Should I Call An Ambulance If I Think I Have Coronavirus?

Coronavirus is a global pandemic. People are scared, and with good reason: We’re told the virus is everywhere but nobody can see it, and people who have caught it may not show symptoms of the illness for up to two weeks after getting it.

People who are feeling sick don’t know if they’ve contracted the virus, or how to get tested, so they may be asking themselves:

Should I call an ambulance if I think I have coronavirus?

No, not unless it’s a critical emergency.

Don’t know what qualifies as a “Critical Emergency”?
Click here to take a self-assessment test using a Symptoms Checker created by the U.S. Center for Disease Control and Prevention (CDC)

Why not?

Ambulances are for critical medical emergencies, so they should only be called if someone has an imminent, life-threatening emergency. Coronavirus first appears as mild, flu-like symptoms: a dry throat, fever, cough, and runny nose. If your symptoms are mild, you should call your doctor, hospital or health department to ask them how to find help.

Click here to read what the CDC recommends for people who become sick with mild, flu-like symptoms.

What if my symptoms are more severe?

The CDC recommends:

“If you develop emergency warning signs for COVID-19 get medical attention immediately. Emergency warning signs include*:

  • Trouble breathing
  • Gasping for air or cannot talk without catching your breath
  • Persistent pain or pressure in the chest
  • New confusion or inability to arouse
  • Bluish lips or face
  • Severe or constant dizziness or lightheadedness
  • Slurred speech (new or worsening)
  • New seizure or seizures that won’t stop

*This list is not all inclusive. Please consult your medical provider for any other symptoms that are severe or concerning.”

According to the CDC, all of these symptoms are potential medical emergencies and their message is:

These are all legitimate reasons to call an ambulance.

Click here to check out the CDC’s Symptoms Checker.

What’s the risk of calling an ambulance if my symptoms are mild? Aren’t ambulances to take sick people to the hospital?

There are two big risks to call for an ambulance if you think you have coronavirus, but your symptoms are only mild:

Risk 1: You’re not infected, but someone who has been in the ambulance was infected

If you think you’ve been infected, it’s likely you’ll want to get tested. If you call an ambulance, it’s very possible that someone else you come into contact with will be infected and pass it on to you — whether it happens in the ambulance or at the hospital, COVID-19 is very contagious, so you’ve now increased your exposure risk significantly and unnecessarily.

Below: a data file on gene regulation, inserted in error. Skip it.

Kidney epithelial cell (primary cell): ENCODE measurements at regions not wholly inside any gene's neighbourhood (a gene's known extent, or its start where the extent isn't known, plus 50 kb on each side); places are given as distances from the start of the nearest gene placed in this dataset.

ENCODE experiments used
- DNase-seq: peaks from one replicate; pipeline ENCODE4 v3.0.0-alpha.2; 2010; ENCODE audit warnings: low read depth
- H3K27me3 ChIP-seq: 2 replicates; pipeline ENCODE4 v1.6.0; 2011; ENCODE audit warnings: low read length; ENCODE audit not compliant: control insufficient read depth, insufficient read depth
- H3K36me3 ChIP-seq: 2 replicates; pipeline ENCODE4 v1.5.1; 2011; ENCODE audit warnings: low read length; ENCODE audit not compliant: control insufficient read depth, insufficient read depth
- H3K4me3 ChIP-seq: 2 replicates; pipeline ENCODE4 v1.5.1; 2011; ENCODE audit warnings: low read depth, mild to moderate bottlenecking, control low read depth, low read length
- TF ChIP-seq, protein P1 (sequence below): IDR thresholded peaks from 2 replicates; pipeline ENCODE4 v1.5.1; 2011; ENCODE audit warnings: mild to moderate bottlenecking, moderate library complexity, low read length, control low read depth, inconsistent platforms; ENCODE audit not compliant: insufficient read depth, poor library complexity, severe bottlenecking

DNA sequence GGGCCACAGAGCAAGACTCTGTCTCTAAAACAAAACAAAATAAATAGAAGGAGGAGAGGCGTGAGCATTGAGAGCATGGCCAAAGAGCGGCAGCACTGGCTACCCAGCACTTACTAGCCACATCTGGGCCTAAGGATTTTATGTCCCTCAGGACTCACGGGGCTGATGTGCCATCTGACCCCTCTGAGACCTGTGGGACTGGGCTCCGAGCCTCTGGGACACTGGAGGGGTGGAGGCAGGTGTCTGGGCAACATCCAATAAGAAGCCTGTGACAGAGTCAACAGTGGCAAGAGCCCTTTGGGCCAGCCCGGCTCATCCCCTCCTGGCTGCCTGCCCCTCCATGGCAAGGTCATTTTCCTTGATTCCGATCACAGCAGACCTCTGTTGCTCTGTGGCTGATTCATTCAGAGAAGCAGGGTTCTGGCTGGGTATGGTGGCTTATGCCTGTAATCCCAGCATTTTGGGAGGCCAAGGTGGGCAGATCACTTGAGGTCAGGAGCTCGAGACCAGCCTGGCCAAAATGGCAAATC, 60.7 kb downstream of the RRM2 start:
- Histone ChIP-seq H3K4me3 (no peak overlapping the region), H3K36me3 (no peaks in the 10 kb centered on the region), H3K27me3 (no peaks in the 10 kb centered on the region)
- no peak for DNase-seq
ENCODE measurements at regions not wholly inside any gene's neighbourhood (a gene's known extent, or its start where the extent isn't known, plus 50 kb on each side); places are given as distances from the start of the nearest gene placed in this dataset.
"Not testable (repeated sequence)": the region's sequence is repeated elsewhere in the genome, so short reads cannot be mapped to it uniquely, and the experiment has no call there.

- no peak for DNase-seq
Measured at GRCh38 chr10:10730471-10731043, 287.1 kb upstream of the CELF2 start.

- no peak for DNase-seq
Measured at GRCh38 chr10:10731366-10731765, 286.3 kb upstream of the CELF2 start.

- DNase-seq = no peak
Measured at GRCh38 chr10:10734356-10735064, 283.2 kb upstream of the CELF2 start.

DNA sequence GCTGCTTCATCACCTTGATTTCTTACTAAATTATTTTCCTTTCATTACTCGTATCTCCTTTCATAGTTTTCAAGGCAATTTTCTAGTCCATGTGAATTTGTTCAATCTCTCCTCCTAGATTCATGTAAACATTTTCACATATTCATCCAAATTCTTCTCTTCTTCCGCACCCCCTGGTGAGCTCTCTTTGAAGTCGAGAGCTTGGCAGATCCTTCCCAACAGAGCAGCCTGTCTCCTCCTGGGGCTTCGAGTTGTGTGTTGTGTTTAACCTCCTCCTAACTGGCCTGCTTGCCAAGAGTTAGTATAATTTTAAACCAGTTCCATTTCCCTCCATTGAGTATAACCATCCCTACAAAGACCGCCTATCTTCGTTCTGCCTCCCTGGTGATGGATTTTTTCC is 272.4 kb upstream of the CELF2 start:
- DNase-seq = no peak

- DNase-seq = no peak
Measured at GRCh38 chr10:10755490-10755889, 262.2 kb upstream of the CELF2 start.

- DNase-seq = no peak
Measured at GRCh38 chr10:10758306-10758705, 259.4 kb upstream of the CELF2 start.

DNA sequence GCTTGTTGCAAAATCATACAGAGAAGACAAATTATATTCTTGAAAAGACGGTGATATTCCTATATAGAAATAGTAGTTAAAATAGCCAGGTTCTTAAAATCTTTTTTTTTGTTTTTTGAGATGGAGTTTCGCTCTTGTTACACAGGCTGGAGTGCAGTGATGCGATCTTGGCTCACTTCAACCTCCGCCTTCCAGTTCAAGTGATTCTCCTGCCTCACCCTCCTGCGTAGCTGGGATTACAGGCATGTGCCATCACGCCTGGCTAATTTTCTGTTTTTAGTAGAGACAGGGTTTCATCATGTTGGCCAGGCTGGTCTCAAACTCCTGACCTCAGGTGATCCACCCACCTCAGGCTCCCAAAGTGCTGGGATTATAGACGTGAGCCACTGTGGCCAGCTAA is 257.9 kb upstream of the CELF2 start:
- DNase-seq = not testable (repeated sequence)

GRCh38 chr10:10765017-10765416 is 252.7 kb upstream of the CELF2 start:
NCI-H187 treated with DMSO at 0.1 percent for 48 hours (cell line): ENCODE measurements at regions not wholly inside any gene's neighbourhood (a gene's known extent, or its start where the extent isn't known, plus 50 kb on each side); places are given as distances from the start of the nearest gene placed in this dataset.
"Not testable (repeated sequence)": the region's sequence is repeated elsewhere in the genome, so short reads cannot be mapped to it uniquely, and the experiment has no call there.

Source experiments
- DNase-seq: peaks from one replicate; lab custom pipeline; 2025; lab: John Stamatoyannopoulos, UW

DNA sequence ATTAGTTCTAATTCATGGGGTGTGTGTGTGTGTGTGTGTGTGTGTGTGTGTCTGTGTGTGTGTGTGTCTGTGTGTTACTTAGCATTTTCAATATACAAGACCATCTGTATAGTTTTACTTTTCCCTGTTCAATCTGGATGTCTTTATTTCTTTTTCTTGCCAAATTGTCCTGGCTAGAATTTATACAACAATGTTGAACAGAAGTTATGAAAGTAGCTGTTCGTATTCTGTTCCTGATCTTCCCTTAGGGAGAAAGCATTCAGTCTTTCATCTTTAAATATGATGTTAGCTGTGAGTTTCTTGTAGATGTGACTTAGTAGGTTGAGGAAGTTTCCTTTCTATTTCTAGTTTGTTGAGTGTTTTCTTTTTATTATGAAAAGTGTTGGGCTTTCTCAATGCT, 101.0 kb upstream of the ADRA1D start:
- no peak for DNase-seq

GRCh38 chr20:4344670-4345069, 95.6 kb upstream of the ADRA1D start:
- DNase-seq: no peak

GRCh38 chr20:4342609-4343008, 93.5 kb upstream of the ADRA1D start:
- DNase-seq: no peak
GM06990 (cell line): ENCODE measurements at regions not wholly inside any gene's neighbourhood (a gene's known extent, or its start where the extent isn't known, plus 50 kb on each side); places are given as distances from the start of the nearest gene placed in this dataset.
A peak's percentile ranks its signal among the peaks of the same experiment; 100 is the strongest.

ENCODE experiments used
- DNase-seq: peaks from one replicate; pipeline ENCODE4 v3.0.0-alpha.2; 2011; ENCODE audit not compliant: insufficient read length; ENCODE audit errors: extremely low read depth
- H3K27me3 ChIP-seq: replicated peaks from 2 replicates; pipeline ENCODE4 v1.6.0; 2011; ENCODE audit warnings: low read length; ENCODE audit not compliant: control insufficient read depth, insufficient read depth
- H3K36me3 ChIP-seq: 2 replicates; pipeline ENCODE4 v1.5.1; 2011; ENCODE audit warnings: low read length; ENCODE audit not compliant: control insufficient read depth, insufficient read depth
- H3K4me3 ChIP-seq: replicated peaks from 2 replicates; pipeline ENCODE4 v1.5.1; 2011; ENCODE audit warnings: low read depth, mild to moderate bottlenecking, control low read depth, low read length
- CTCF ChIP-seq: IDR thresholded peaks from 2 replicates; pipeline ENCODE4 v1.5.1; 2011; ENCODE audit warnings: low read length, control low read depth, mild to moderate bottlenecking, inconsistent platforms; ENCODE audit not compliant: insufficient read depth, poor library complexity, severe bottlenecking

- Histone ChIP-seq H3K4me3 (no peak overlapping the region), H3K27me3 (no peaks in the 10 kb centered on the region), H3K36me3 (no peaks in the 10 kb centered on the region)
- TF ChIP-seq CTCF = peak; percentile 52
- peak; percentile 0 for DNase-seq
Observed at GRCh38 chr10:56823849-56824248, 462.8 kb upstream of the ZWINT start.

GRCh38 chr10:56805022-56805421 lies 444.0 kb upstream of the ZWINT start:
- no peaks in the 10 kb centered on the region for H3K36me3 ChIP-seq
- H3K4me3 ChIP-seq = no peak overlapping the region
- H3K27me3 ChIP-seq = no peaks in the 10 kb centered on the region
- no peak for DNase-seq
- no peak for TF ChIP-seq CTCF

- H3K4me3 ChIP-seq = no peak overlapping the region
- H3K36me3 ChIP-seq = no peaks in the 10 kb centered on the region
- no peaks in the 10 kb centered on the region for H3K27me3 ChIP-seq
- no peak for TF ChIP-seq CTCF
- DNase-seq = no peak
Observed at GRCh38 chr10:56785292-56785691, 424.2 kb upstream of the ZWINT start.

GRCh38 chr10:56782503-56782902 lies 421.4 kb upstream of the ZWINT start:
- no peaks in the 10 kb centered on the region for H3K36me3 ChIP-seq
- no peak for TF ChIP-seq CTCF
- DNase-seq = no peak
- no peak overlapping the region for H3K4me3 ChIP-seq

Risk 2: You are infected, and now you’re passing the virus on to everyone and everything you come into contact with

If you are infected and you get into the back of an ambulance to go to the hospital, you’re increasing everyone’s exposure risk unnecessarily. Long after you get out of the ambulance, it’s likely the virus continues to live on, infecting scores of other people that genuinely needed the ambulance and weren’t previously infected.

If you think you’re infected and have already called the ambulance, the CDC instructs you to “notify the operator that you have or think you might have, COVID-19. If possible, put on a facemask before medical help arrives.”

Shouldn’t the ambulances be sterilized?

Yes, ambulances should be sterilized, but that doesn’t mean they are.

Even in normal times, ambulances (and hospitals) are very difficult to keep sterile; there are lots of shelves and compartments and mechanical devices carried on ambulances that can be easy to contaminate and hard to sterilize – and sick patients are always getting inside them, making it necessary to be constantly sterilizing them.

But things are different now, and sterilization supplies are becoming a lot harder to come by, so it’s a safe bet to assume that ambulances have a higher chance of carrying viruses than before.

This isn’t very reassuring to hear.

We agree. If the trajectory of the coronavirus continues as it is, it’s very possible that ambulance systems will collapse, either because they are overwhelmed with calls and can’t keep up or because all of the ambulance crews are sick and unable to work.

A good way to avert this second catastrophe is not to contribute to it — if you have mild, flu-like symptoms that you think might be coronavirus, you should call your doctor/hospital/health department and find out from them when you should consider calling the ambulance. Of course, if your symptoms become severe, don’t be afraid to call the ambulance.

Click here to check out the CDC’s Symptoms Checker.

Here’s a useful infographic made by the Colorado Department of Public Health that should make it easier to decide if calling 911 is necessary:

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